Crater Rim Drive, in Hawai'i Volcanoes National Park was not always as it is today. Before 1983 the road hugged more of the crater on the east rim, essentially the area between Volcano House and Kilauea Iki overlook. However, on November 16, 1983 at 6:13 AM a 6.6 magnitude earthquake under the east flank of Mauna Loa cause major landslides on this portion of the rim of Kilauea. The landslides ate portions of Crater Rim Trail as well as entire sections of the road. Sinkholes can be found everywhere including in the remaining pavement, attesting to the instability of the underling ground.
The park shut off the damaged roadway and literally built a stone wall to keep vehicles form entering. The roadway was rerouted to avoid all the unstable area and the region was largely forgotten.
Join us on this interesting, short, and fun walk on a forgotten bit of Hawai'i history.
To find Waldron Ledge take Highway 11 to Volcano and enter the Hawai'i Volcanoes National Park. Once you pass the park gatehouse continue straight. On the right will be the Visitors Center, and on the left will be Volcano House (hotel and restaurant). You can park at either the Visitors Center or Volcano House - our walk actually starts out of Volcano House parking lot.
Click here to view a map
This is a simple stroll over a paved area. While the pavement hasn't been used in years most of it is smooth enough to allow easy access by wheelchair. Facilities are present at both the Visitors Center and Volcano House, but not along the short trail itself. You will want to bring a camera.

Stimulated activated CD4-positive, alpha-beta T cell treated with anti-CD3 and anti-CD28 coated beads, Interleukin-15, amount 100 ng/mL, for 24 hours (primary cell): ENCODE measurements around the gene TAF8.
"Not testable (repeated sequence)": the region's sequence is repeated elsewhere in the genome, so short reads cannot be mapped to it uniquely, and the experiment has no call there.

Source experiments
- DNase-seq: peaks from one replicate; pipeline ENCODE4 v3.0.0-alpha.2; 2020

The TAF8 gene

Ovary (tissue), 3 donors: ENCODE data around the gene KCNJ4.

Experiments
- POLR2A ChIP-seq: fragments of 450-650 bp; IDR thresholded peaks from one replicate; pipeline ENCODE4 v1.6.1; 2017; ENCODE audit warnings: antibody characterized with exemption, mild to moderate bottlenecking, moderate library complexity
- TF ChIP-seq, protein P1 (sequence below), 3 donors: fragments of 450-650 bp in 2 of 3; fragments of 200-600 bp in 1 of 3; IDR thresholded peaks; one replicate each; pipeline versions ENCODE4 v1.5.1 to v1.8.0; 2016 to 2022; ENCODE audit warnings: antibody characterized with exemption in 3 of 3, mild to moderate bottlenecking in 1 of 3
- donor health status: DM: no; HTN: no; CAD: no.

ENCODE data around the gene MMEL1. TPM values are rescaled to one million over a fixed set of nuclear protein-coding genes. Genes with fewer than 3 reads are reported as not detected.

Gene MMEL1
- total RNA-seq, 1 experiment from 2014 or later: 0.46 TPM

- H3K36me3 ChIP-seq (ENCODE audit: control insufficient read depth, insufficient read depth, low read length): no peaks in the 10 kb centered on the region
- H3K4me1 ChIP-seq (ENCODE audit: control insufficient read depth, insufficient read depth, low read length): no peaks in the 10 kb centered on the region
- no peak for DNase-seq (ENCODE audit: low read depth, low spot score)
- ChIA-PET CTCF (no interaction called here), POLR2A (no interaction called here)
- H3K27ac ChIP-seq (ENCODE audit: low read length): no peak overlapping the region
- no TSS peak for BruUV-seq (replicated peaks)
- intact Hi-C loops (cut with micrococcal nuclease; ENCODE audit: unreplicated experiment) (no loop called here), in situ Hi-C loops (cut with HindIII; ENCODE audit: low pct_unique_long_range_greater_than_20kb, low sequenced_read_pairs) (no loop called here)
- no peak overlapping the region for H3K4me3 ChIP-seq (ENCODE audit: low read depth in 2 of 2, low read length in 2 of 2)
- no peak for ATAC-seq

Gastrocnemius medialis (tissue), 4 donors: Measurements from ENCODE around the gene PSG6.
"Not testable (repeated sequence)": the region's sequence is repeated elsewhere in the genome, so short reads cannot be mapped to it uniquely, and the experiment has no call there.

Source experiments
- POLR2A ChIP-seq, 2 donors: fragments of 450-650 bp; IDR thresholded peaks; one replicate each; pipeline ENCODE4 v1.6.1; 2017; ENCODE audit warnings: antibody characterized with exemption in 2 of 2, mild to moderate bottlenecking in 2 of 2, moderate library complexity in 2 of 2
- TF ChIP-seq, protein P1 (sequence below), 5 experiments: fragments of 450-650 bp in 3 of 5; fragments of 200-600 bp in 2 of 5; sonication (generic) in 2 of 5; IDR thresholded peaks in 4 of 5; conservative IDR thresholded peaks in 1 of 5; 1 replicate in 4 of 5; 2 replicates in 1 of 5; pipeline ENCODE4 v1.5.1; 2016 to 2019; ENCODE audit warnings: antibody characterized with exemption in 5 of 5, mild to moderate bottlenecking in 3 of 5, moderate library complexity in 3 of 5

This trail is enjoyable in most any but the worst of weather, but if you're going for the stunning view at the end, a clear day is best (early morning is spectacular, but so is any other time).
A picnic table is usually at the overlook - and makes a perfect place for a snack or lunch. (No grills or trash containers so take out what you take in.)
A diversion near the end of the return offers a non-wheelchair friendly alternative way back to your car.
Things To Be Careful Of
The following are general cautions and warnings for this trail:
Except where we indicate, always stay on the pavement. The ground on either side of the pavement has hidden sinkholes and dangerous fissures.
What You Will See
I'm sure we will get Email from readers who will say, "I can't believe you say that this is a hidden walk" - and they are probably right. There are four types of people in the world who would know about this walk. The first is someone who knew the park prior to November 16, 1983. The second is anyone who has stayed at Volcano House. The third is someone who has done Crater Rim Trail. And the fourth would be those who read all the park trail maps. For all the rest of us this is a hidden treasure.
To start this walk go the east end of the Volcano House parking lot (to the
left when face the lodge). At the exit of the parking lot you will intersect a
service road; go right. You will immediately see a stone wall with a entrance - this is the beginning of the trail.
A number of signs are here including one with the following statement:
The Day the Earth Moved
On November 16, 1983 at 6:13 am, the earth trembled for nearly a minute as one of the most violent earthquakes in Hawai'i's history ripped through the Island. The quake originated in the Kaoiki fault zone, a few miles north of here, where Kilauea Volcano abuts Mauna Loa Volcano. The result was several million dollars in property damage but fortunately, no loss of life.